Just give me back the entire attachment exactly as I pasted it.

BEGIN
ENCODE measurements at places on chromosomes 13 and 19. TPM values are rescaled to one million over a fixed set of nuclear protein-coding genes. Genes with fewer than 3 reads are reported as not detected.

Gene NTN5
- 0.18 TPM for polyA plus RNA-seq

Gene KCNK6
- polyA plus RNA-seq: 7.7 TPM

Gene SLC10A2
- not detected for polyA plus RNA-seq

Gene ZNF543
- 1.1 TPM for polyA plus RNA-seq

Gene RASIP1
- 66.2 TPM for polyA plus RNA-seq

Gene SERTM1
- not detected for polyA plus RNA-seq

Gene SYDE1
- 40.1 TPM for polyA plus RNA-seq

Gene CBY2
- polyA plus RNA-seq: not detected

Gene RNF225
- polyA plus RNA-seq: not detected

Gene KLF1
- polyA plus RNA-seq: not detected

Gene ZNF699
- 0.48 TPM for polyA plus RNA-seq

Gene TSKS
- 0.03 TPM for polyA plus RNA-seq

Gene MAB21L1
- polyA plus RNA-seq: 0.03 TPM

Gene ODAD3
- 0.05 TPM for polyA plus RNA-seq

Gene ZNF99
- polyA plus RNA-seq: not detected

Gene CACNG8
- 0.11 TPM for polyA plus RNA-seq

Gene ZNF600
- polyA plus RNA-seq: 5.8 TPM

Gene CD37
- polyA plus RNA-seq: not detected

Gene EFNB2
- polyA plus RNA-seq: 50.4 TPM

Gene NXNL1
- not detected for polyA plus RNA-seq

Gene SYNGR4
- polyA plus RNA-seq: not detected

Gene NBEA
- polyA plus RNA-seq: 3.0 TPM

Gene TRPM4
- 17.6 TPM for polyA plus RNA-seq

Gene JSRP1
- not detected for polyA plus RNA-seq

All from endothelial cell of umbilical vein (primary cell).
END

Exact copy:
ENCODE measurements at places on chromosomes 13 and 19. TPM values are rescaled to one million over a fixed set of nuclear protein-coding genes. Genes with fewer than 3 reads are reported as not detected.

Gene NTN5
- 0.18 TPM for polyA plus RNA-seq

Gene KCNK6
- polyA plus RNA-seq: 7.7 TPM

Gene SLC10A2
- not detected for polyA plus RNA-seq

Gene ZNF543
- 1.1 TPM for polyA plus RNA-seq

Gene RASIP1
- 66.2 TPM for polyA plus RNA-seq

Gene SERTM1
- not detected for polyA plus RNA-seq

Gene SYDE1
- 40.1 TPM for polyA plus RNA-seq

Gene CBY2
- polyA plus RNA-seq: not detected

Gene RNF225
- polyA plus RNA-seq: not detected

Gene KLF1
- polyA plus RNA-seq: not detected

Gene ZNF699
- 0.48 TPM for polyA plus RNA-seq

Gene TSKS
- 0.03 TPM for polyA plus RNA-seq

Gene MAB21L1
- polyA plus RNA-seq: 0.03 TPM

Gene ODAD3
- 0.05 TPM for polyA plus RNA-seq

Gene ZNF99
- polyA plus RNA-seq: not detected

Gene CACNG8
- 0.11 TPM for polyA plus RNA-seq

Gene ZNF600
- polyA plus RNA-seq: 5.8 TPM

Gene CD37
- polyA plus RNA-seq: not detected

Gene EFNB2
- polyA plus RNA-seq: 50.4 TPM

Gene NXNL1
- not detected for polyA plus RNA-seq

Gene SYNGR4
- polyA plus RNA-seq: not detected

Gene NBEA
- polyA plus RNA-seq: 3.0 TPM

Gene TRPM4
- 17.6 TPM for polyA plus RNA-seq

Gene JSRP1
- not detected for polyA plus RNA-seq

All from endothelial cell of umbilical vein (primary cell).